A Grand Night In: The Story of Aardman

A Grand Night In: The Story of Aardman

2015, Art and Artists  -   2 Comments
Ratings: 9.00/10 from 12 users.

For over 45 years, Aardman Animation studios have produced the most fantastic stop motion clay - or plasticine - animation films ever. They introduced the world to their Bristol brand of stiff upper lip and tongue in cheek British humor through their beloved characters, including Morph, Wallace and Grommit, Shaun the Sheep, Timmy the lamb among others. Aardman movies are extremely popular and consistent critic top picks and win many awards, including nine Oscar nominations and winning a record-breaking three Academy Awards.

Their critical success has translated into box office success, with their movies collectively earning a whopping $1.1 billion worldwide.

In the early 70s, Aardman founders Peter Lord and David Sproxton animated short interstitial sequences and features for "Vision On," a BBC series for deaf children. They then created their first character, Morph, a brown, sculpted Gumby-like character that eventually had his own successful tv series. From the mid-70s to the end of the 80s, Aardman was busy producing other BBC sequences, animating commercials and even music videos. Their work for the iconic video for 1987 Peter Gabriel hit "Sledgehammer" won a record nine MTV Video Music Awards - still the highest number of awards ever won by a music video.

Towards the late 80s, they met Nick Park, a young animator finishing a student film about a quintessentially naive, slightly clueless, cheese obsessed British everyday man and inventor named Wallace and his smart as a whip dog Grommit. Lord and Sproxton helped him finish the film, while Park became their new animator.

In 1989, two Aardman animated shorts directed by their recruit Park, namely "Creature Comforts" and "Wallace and Grommit: A Grand Day Out", were both nominated for Academy Awards, with "Creature Comforts" taking home the prize. Two more Wallace and Grommit shorts, "The Wrong Trousers" (1993) and "A Close Shave" (1995), also won Oscars.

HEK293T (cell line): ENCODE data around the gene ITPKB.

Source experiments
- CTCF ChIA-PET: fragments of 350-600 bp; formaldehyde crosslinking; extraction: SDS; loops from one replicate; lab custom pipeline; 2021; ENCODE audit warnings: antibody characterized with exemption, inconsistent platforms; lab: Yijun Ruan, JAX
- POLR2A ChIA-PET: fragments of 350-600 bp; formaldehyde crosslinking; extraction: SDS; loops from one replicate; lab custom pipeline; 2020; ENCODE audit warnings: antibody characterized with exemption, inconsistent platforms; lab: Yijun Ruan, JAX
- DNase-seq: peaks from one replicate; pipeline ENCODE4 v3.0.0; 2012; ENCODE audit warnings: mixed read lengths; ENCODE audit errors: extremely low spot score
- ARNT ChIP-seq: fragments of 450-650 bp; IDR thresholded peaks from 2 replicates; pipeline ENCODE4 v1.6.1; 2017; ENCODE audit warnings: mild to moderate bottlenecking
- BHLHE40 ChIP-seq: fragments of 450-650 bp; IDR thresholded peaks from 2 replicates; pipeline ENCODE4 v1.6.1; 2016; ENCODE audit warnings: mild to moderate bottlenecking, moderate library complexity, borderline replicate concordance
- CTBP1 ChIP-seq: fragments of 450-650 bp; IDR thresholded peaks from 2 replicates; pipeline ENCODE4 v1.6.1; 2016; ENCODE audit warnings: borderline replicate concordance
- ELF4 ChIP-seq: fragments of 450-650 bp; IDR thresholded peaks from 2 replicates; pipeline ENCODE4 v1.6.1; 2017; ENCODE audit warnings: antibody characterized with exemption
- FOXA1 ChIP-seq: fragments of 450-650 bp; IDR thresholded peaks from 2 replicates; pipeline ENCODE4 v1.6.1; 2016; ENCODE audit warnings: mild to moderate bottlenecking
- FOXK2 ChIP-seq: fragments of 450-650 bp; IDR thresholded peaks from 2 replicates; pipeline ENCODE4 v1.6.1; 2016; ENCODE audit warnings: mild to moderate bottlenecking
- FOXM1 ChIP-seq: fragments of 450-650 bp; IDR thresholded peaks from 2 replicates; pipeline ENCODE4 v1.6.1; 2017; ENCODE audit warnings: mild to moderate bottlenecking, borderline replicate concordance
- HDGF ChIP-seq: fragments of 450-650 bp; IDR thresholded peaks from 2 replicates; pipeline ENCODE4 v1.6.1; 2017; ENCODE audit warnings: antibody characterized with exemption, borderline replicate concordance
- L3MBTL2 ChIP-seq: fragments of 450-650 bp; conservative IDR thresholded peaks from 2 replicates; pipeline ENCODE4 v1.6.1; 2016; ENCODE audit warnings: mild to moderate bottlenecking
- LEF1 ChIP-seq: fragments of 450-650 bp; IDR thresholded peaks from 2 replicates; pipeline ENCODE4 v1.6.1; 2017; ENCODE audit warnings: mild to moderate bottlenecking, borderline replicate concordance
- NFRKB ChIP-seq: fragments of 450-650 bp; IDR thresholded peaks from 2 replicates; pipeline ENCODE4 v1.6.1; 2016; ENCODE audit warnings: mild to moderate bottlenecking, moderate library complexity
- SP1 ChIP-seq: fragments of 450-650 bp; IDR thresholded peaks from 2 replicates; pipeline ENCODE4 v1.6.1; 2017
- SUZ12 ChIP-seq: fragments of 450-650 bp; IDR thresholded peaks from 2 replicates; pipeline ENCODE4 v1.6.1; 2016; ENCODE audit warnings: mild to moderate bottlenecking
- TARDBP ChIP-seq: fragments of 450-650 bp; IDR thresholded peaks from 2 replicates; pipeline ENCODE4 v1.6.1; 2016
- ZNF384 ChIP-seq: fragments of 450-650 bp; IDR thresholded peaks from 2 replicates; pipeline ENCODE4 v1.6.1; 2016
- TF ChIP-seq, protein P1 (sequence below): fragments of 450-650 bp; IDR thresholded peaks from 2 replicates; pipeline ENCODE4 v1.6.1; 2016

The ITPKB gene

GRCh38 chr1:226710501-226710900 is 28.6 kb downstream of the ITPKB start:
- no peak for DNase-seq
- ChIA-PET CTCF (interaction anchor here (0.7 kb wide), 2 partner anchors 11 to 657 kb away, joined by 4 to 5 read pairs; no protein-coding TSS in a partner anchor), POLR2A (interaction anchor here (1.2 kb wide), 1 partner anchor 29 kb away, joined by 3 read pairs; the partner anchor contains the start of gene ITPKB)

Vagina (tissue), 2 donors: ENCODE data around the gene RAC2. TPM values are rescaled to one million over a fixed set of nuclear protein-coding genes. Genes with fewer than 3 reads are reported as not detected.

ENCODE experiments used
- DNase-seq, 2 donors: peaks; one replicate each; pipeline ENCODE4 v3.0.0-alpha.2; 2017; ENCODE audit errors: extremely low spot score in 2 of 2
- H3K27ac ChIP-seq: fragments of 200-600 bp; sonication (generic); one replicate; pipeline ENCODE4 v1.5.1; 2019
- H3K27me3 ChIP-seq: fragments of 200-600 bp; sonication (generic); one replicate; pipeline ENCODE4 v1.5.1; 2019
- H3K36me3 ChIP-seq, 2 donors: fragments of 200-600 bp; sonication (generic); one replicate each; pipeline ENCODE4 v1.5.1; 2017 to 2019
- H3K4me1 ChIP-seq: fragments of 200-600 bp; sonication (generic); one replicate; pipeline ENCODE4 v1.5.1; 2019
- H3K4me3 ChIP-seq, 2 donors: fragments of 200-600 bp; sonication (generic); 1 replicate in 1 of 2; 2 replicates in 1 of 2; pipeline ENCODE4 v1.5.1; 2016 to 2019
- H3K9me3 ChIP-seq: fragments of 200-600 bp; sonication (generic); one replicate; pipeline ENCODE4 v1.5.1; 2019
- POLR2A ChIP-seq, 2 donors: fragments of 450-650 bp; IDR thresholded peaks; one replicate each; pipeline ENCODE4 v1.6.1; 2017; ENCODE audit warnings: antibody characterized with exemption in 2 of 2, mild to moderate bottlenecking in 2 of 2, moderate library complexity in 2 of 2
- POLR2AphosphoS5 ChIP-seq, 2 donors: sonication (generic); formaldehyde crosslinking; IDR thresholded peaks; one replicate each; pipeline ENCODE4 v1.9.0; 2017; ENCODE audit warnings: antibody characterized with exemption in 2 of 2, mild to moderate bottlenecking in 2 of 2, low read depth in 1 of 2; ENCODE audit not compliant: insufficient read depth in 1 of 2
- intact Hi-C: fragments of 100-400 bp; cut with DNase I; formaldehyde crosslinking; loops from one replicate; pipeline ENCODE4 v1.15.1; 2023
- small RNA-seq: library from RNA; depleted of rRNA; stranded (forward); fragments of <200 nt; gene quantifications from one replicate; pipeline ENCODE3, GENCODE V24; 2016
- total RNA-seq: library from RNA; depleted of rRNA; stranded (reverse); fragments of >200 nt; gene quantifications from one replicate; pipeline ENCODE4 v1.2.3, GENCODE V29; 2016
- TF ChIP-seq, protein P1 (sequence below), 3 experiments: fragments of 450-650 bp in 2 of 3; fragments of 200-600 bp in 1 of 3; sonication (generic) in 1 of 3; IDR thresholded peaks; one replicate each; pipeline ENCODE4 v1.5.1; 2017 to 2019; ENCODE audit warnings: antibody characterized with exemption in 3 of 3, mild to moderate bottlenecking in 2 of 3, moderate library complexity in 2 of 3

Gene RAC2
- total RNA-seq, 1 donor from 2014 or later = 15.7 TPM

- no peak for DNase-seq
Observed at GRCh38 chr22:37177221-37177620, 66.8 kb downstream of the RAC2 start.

From 1997 to 2007, Aardman partnered up with DreamWorks Animation. The movie "Chicken Run" was released in 2000 and is still the most successful stop motion animated film ever made. Another Oscar and box-office winning movie followed in 2005: "Wallace and Gromit's The Curse of the Were-Rabbit" and then "Flushed Away," Aardman's first feature foray into computer animation.

For the last 16 years, Aardman has made more movies, including "Arthur Christmas" in 2011, "The Pirates!" in 2012 (Oscar-nominated feature), "Early Man" (2018) and the tv shows "Timmy Time," a spin-off from the worldwide tv hit "Shaun the Sheep." Shaun also has two Oscar-nominated feature films, "Shaun the Sheep Movie"(2015) and "A Shaun the Sheep Movie: Farmageddon" (2019).

During the pandemic, Aardman and Netflix also produced 2022's Oscar-nominated animated short "Robin Robin" - the first Aardman film to use felted puppets instead of clay.

Each Aardman film is a meticulously crafted visual delight. Each animator's creativity, passion, dedication, and patience are highlighted and celebrated in every frame as they breathe life into these clay figures.

What sets Aardman apart from the big animated studios is that always, with every project, the story (and humor) is key, not the marketing and merchandise.

Directed by: Richard Mears

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Julian Hebbrecht
Julian Hebbrecht
2 years ago

Wallace and Gromit are my 5-year-old son's favorite characters and actually mine too.
We have watched these movies dozens of times I am always amazed at the techniques used to make these plasticine characters come alive. We love the voices too.

Claudius Pereira
Claudius Pereira
2 years ago

The world needs honest funny movies just like this .